‘You’ll have to fight the oldies for them, Jamie lad. Sally was sick recently and the place almost went into lockdown there was such a kerfuffle.’

Jamie laughs. ‘Imagine what that would look like, Mum. Fifty oldies in wheelchairs chasing staff around the halls demanding scones. Bet Mrs Mac would be the most vicious, she’s always ready for a fight that one.’

‘You got that right, lad.’

‘I got this for you, Grandad.’ Jamie pulls a chair over and places a real estate flyer on his lap. ‘I saw it in the window and thought of you. Isn’t this one of your builds? They’re asking $3.5 million for it. Can you believe it?’

‘Look at this, Shani. It’s one of my later ones. I retired a year or so after building it.’

Shani places a hand on Jamie’s shoulder. Touched by his thoughtfulness, she swallows a lump in her throat. ‘I remember, Dad. Didn’t I help with the landscaping? There’s the Banksia I planted. Look at the size of it now. House prices are getting ridiculous. Our children can’t afford to own property here anymore.’

‘Tell me about it.’ Jamie stands. ‘There is no way Lizzie and I can afford to buy around here. Even a block of land is out of our price range.’

‘Have you and Lizzie been looking?’ Shani looks nervously at her son. He’s too young to be thinking about mortgages and debt. He’s never lived away from home. Never travelled.

‘You don’t want to be worrying about all that yet, Grandson. You’ve got a lot of livin’ to do first. Lizzie’s still at school and you’re getting your business going. Owning your own business is tricky, takes a lot of your time, needs your focus.’

‘I know, Grandad. We want to get a sense of our options.’ Jamie looks up at Shani. ‘Don’t worry, Mum. You’re stuck with me for a while yet.’

Shani releases the breath she didn’t know she was holding.

Everything is changing. Everyone is leaving her. She can feel it. A subtle shift in the energy around her. The sense of something pulling at her. Forcing her off balance.

Stepping back, she looks at the two men, because Jamie is a man now, whether she likes to admit it or not. One nearing the end of his life. One getting started. Both so dear to her.

What will she do without them in her life? What will life be like when it’s just her and Brad?

‘Earth to Mum. You still with us?’ Jamie calls from across the room.

‘What? Yes?’

‘I think Grandad’s asleep. Want me to take him home when he wakes up? I’m heading over to Lizzie’s anyway.’

Knowing that each time she leaves her father she fears it will be the last time she sees him, it would be easy to say yes, to avoid the grief.

Pushing her fear aside, Shani smiles at Jamie, ‘Thanks, it’s good of you to offer but I’ll take him.’


‘I’m sorry, Charlie but I’ve arrived at Grandad’s. I can’t help right now. We still have a week before you move and I’ll be home later today. We can go through it together then.’

Ending what was the third call of the day from Charlie, Shani has mixed feelings about the conversations. Knowing how excited Charlie is about moving to her own home, she wants to be supportive, to make the transition easy for Charlie.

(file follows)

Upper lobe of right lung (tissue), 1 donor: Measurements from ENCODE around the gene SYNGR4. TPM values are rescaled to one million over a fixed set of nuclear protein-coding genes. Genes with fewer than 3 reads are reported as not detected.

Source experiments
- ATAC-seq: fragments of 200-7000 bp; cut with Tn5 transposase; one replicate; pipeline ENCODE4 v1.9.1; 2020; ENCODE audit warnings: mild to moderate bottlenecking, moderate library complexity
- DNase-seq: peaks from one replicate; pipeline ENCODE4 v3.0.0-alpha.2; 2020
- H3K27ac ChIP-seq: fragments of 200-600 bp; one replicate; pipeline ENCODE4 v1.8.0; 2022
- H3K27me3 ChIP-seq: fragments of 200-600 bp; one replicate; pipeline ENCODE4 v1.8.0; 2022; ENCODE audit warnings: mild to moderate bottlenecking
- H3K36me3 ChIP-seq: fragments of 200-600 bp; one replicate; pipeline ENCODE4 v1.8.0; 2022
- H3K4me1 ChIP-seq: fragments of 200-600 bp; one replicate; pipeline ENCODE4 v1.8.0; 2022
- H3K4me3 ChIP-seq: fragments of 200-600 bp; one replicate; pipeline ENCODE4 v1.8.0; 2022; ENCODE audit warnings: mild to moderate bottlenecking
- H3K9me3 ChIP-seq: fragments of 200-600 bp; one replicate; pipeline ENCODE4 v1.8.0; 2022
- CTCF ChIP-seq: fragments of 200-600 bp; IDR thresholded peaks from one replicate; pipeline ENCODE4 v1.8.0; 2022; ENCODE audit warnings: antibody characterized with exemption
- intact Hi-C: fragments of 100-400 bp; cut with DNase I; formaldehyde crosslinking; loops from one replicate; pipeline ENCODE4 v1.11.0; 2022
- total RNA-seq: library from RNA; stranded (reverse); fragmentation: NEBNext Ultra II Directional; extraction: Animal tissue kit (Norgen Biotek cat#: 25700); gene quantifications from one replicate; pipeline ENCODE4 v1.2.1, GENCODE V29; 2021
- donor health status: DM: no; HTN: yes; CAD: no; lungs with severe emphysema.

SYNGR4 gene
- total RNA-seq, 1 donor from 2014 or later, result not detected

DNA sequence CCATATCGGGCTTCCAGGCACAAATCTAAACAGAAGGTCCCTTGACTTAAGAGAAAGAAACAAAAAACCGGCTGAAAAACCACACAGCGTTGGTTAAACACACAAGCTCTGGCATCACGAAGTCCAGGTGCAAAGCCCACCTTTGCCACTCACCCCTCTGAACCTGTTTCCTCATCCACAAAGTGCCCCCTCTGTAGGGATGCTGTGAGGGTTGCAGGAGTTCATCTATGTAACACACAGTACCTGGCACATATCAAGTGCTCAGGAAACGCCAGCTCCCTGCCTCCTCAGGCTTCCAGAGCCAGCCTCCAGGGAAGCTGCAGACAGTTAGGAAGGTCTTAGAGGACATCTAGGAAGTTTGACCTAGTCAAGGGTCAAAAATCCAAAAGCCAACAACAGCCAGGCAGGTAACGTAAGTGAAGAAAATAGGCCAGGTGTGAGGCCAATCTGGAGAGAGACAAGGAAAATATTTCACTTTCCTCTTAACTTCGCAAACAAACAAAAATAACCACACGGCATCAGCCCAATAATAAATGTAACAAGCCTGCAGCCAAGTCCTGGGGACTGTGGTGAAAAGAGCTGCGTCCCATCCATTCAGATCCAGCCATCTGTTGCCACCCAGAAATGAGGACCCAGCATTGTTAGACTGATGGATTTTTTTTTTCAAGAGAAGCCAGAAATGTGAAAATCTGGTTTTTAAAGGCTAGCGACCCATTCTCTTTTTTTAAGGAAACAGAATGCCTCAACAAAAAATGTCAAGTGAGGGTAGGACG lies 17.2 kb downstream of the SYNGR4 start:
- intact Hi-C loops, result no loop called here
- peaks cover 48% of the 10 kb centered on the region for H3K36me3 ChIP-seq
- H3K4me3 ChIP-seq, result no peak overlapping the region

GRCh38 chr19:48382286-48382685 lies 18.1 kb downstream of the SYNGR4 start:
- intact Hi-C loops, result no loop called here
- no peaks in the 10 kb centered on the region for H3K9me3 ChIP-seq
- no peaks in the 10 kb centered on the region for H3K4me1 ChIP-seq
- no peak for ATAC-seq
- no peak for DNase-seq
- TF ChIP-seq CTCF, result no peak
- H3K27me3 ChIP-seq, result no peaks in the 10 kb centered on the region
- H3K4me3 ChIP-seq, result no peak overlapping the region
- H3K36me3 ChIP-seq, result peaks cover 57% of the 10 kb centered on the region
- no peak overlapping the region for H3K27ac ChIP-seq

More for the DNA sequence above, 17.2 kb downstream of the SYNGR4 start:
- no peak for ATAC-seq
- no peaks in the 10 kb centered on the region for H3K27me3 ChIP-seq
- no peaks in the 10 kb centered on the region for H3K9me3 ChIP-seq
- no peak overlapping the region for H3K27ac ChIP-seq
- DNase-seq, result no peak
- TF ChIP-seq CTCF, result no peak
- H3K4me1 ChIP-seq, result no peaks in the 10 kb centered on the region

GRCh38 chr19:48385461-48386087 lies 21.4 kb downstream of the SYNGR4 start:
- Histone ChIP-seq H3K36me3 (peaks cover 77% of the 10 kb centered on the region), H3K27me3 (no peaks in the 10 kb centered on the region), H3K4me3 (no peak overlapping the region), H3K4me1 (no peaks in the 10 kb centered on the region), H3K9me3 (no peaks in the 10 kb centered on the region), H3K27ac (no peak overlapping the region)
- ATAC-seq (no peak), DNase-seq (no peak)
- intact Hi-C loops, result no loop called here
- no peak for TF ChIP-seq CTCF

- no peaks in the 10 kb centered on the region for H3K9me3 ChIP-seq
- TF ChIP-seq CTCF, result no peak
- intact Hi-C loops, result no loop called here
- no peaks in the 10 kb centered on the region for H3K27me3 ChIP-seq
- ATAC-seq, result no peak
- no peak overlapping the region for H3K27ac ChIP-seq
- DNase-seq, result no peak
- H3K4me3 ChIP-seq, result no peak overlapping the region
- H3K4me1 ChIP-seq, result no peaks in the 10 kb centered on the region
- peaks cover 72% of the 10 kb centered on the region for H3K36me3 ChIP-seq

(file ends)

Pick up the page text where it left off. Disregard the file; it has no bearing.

But Charlie’s her baby, her only daughter and damn it, she’s not ready for her to leave. The summer has flown by and next week Charlie will be living with Nathan, going to university and working, all of which are separate from her life with Shani and Brad, taking her further away from them.

‘Hey Sharni, before you go in, can I have a word?’ Asks Lisa, the Centre Manager.

‘Sure Lisa, is everything okay?’

‘Jock had a bad night. It’s time to talk about his advance care plan.’

Shani’s heart sinks. Jock insisted on a plan when he moved. Not wanting to prolong suffering or to be a burden, Jock wanted to ensure his wishes would be followed. Wishes which include no resuscitation or life-prolonging treatment.

‘We didn’t get to that stage last night but we may soon. Jock’s getting weaker. The signs are there. I think you need to prepare yourself.’

Without warning tears flow and Shani gratefully accepts the proffered tissues. ‘Sorry. Thanks.’ Shani wipes her face before blowing her nose. ‘I know I should be prepared but it feels sudden. He looked so happy at Christmas, spent the whole day with us, laughing and telling stories.’

‘It can be like that. They push themselves to reach a milestone, a point in time, then let go, they accept the next phase of life and their body responds.’

‘Was he distressed?’

‘A little but we were able to settle him quickly. He’s been sleeping most of the morning. He didn’t come for breakfast. We took him a tray but the last time I checked it was uneaten.

You may want to make arrangements, for your family to come and say goodbye. It won’t be long now.’

‘Dad’s always loved summer. It’s his favourite season. He loves being outdoors with the sun on his back. I’ve been taking him for drives. We sit in the car, talking about growing up in Sorrento, about my two, cricket and about Mum.

He still misses her. After all this time. He never re-married. Never even dated that I know of. It was always just the two of us. I couldn’t’ve asked for a better father or grandfather for my children. They adore him.’ Feeling on the edge of tears again, Shani sits up straight, takes a deep breath. ‘I think I’ll go and see him now. Thanks, Lisa. I appreciate you taking the time.’

‘I’m hear if you need me.’

As warned, Jock is asleep when Shani enters his room. Careful not to disturb him, she pulls a chair close to his bed, taking his hand in hers, she settles beside him.

His hand is cool to the touch. His skin papery. Shani can feel the callouses from his years of building and remembers a time when Jock’s hands seemed as large as dinner plates. He would throw Shani into the air and catch her in his hands, laughing loudly as he did.

Those same hands carried her into the emergency department, the year her appendix almost ruptured and he drove her to the hospital himself, not trusting the ambulance service to get Shani there in time.

He held Shani’s hand as he walked her down the aisle. He was the first to visit when both of his grandchildren were born, and his hands gently scooped them from their cribs, holding them close as he whispered secret messages of love.

With his hands, he taught Charlie to bowl a spinner and Jamie to mark a footy, and taught both the art of building something from scratch.

‘I love you, Dad.’ Shani whispers softly as she kisses his hand. ‘I know you’re tired. I know you’re ready. You’ve been a wonderful father. If you want to go, Dad, go peacefully. I’ll miss you but we’ll be okay. You’ve done your job, Dad. We’ll be right.’